Well, this is awkward.
The trouble with analyzing the autobiographical is that one is also, to some extent, analyzing the person. And that just seems rude, right? Thinking of the autobiographies I have read, I try to tread that fine line, but I confess I drift into murky waters with the public personas, the people who deliberately live their lives as on-camera. The Gen-Xer, anti-establishment, and introvert in me can’t imagine such a choice, but it seems to me that in becoming a brand or a product, one has opened oneself up to deconstruction of what that brand is, right? Since this book is based on Nabongo’s long-standing blog and Instagram of the same name (she describes herself early on as a “content creator”), I will proceed.
The book itself is a pleasure; solid, photo-focused, high-quality paper with large color photos on nearly every page. Although it does not have an entry for each of the 195 countries she visited, it highlights many of them in rough chronological order. It also includes a nice introduction to the book, an epilogue, a list of the 195 countries with year visited, and a suggested bucket list for the reader. Each section has small detail map of the country highlighted within the continent it is located, which I appreciated a great deal as a geography-challenged American. There’s also small sidebars, in the manner of some of the Dummies books, with ‘Tips,’ explanations, ‘Must Do/See,’ but these are infrequent. Kudos to the design team.
As the book takes place in chronological order, and it takes some time to travel all these places, it is, in many senses, also a rough journal of Jessica’s life changes. In a strange way, it goes from simple to complex, as Jessica is young when she starts and the countries she goes to are close and familiar; it gets more complicated as she gets older and the countries require more strategizing to reach. Thus, the initial countries are places like U.S., Canada and Jamaica, from 2008. Her piece on the U.S. was one of the more interesting, allowing her to address the issue of safety and traveling as a woman. She makes the unfortunate point that it was in the U.S. that her most frightening and unsafe interactions with the law happened, reminding us that safety is truly a matter of the speaker’s privilege when we talk about safety and travel.
On the one side, she’s done an amazing thing on a number of levels. Unsurprisingly, the majority of people that have travelled to ‘every country in the world’ are largely wealthy people, and unsurprisingly, often white men. It’s even become a competitive sport, according to Slate; when one millionaire was upset with the Travelers’ Century Club and Guinness World Records, he went on to found his own travel-validation website. So what I am saying here is that major kudos need to be given to Jessica for muscling her way in to this club as a Black American woman and a first-gen immigrant.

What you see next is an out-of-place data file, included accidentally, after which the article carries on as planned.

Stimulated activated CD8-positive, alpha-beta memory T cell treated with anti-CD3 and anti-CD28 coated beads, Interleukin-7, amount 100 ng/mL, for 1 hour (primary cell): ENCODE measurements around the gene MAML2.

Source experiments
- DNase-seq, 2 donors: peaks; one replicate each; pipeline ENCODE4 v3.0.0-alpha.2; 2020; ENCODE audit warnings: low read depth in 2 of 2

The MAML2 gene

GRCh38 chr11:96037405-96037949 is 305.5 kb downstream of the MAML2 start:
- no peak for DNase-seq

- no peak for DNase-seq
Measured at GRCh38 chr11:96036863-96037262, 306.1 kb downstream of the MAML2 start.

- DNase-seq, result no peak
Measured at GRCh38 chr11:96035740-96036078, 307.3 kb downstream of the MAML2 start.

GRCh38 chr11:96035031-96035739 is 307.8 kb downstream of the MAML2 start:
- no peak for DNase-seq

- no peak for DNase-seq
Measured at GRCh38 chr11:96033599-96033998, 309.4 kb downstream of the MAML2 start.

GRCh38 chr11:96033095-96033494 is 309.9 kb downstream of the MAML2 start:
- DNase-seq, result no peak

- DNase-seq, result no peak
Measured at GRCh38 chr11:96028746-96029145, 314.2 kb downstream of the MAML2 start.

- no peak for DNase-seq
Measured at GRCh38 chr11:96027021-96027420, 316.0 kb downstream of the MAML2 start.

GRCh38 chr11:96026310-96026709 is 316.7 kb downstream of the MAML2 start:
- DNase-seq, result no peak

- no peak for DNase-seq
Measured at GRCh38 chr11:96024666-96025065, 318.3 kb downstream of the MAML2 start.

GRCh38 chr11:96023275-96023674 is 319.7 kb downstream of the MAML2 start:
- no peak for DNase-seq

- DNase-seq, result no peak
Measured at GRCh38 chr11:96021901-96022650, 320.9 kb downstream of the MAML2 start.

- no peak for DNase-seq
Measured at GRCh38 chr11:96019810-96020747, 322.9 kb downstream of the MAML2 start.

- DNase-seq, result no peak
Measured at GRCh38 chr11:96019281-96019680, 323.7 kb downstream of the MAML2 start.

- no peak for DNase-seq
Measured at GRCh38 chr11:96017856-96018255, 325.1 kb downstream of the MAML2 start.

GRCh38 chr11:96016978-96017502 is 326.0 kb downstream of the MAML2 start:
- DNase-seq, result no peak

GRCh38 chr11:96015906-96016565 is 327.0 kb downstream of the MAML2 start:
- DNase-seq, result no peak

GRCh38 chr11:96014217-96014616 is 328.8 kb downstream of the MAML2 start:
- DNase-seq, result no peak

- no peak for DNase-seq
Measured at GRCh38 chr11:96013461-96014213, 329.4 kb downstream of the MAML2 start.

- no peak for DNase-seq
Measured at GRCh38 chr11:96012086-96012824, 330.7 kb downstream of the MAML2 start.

And on the other side, this was terribly challenging due to the self-centered nature of the book, both textually and visually. A significant portion of the full pictures centered on herself with a gorgeous and scenic background, à la social media. Again, great–celebrate Black beauty. But flip side–in a travel book? It begs the question, now that I think about it, why visit all the countries? She answers this question early on, and for me, it sounds, well, admittedly self-centered. Because she can, because she’d be the first Black woman, and because she’d be setting an example. However, is that any less self-centered than the millionaire who wanted to make Guinness Book of World Records? At least she’s also doing it from the position of a potential role model. You get my ambivalence, obviously.
But, role model a little less mirror-gazing, if you would. There are few insights in the first third of the book; it’s mostly “I did this, I ate this, I shopped here, the people are lovely” (the people were always lovely). There is a surprising amount of complaining about the quality of accommodations for someone that plans to be traveling the world. In Honduras, she writes, “I put my foot down. I demanded luxury.” There’s some kvetching about the village in Benin that was the absolute epitome of the self-centered American. Eventually, it becomes less about meeting her expectations as she grows up–her time in Benin was transformative, she thinks; it was one of her first jobs post-college –but it remained a generally surface-level gaze at most of the countries.
Take the chapter on Ghana: The city Accra in Ghana, she writes “quickly became one of my favorite party cities.” But why this is, she doesn’t say. She will say sort of meaningless things like “I love Ghana because I love Ghanaians. Whether at home or in the diaspora, Ghanaian people have a warm and fun energy.” To be sure, there’s other information: a paragraph each about her favorite meal, a tattoo she got, celebrating New Year’s Eve in 2019, dancers, a bus ride, and a brief mention of St. George’s Castle and the slave trade.
In a rare moment of referring back to my goodreads review, I included there a long excerpt under a spoiler from the Saudi Arabia, 2018 entry.
What I am saying, then, is that if you’d like an Instagram-level overview of all the countries in the world, it’s lovely to look at, easier to read than Insta, and less annoying than the imperialistic white dudes out there. So, endorsement, I guess? But if you want to know something about the world’s countries and their people, even at a surface level, I imagine you could do better. Even if it was a picture book, because you’d have zero pictures of the author.
Update: I’ve since learned Woni Spotts was the first Black woman to travel to all the countries, and did it about a year before Jessica. There’s some back and forth between the two, I suspect. But it also means that Jessica is that much more challenging to support.
What are you saying, koeur?